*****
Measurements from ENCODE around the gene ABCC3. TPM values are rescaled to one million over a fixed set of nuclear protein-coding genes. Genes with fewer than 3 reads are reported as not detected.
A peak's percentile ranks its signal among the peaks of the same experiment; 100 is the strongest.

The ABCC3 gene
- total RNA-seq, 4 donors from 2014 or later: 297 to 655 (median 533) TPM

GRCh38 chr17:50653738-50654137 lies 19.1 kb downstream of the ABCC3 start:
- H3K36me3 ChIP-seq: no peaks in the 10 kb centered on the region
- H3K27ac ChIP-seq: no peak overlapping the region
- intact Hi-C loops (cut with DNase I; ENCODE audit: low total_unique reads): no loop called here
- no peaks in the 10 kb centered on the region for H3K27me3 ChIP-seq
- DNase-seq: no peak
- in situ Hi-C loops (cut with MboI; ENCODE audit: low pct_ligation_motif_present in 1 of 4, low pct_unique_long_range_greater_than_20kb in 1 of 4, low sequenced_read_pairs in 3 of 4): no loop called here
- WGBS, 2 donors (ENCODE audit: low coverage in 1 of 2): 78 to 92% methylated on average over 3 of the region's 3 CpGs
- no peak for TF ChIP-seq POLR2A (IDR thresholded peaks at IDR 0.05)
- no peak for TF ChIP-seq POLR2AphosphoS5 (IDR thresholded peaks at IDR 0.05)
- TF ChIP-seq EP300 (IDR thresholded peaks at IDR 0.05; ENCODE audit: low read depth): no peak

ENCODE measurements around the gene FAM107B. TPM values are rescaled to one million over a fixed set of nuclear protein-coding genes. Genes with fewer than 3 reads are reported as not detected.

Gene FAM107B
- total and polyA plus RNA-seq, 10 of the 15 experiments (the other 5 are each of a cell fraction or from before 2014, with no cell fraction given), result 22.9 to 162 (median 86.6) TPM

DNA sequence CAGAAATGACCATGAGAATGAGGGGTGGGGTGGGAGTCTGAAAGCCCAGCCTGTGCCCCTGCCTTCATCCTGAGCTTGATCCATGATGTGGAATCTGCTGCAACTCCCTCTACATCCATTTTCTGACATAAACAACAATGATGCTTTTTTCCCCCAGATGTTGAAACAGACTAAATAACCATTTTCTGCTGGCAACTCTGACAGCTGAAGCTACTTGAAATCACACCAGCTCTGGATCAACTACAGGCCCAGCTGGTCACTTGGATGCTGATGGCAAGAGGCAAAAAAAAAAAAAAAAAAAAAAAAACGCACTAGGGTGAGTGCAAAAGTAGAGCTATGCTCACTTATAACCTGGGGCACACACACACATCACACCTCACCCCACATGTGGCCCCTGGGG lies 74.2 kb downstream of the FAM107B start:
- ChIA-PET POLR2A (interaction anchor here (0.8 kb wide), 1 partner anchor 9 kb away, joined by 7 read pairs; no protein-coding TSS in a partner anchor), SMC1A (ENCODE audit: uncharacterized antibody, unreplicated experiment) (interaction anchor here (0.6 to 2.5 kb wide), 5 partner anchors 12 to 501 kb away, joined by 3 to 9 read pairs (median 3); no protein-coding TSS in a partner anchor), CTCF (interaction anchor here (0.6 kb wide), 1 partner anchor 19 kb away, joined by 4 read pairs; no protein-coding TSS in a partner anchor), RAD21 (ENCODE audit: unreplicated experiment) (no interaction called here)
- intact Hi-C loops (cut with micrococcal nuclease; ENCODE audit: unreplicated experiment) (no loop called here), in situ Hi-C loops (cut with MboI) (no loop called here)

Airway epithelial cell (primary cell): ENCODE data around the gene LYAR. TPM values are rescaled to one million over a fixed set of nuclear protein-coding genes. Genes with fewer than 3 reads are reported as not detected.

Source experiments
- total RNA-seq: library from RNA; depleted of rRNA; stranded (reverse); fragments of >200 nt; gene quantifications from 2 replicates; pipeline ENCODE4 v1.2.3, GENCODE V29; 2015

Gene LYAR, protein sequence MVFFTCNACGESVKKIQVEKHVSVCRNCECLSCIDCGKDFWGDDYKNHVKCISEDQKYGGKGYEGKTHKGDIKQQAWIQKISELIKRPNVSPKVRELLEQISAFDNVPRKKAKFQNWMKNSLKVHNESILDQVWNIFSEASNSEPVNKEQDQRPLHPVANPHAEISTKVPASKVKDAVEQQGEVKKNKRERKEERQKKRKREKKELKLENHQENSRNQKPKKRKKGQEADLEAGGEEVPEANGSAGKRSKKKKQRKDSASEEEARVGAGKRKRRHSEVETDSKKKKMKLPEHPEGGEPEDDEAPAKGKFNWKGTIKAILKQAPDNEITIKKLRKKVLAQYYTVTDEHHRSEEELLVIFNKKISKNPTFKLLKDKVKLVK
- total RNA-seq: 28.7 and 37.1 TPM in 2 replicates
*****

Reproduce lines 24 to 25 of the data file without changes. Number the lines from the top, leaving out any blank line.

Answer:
- total RNA-seq: library from RNA; depleted of rRNA; stranded (reverse); fragments of >200 nt; gene quantifications from 2 replicates; pipeline ENCODE4 v1.2.3, GENCODE V29; 2015

Gene LYAR, protein sequence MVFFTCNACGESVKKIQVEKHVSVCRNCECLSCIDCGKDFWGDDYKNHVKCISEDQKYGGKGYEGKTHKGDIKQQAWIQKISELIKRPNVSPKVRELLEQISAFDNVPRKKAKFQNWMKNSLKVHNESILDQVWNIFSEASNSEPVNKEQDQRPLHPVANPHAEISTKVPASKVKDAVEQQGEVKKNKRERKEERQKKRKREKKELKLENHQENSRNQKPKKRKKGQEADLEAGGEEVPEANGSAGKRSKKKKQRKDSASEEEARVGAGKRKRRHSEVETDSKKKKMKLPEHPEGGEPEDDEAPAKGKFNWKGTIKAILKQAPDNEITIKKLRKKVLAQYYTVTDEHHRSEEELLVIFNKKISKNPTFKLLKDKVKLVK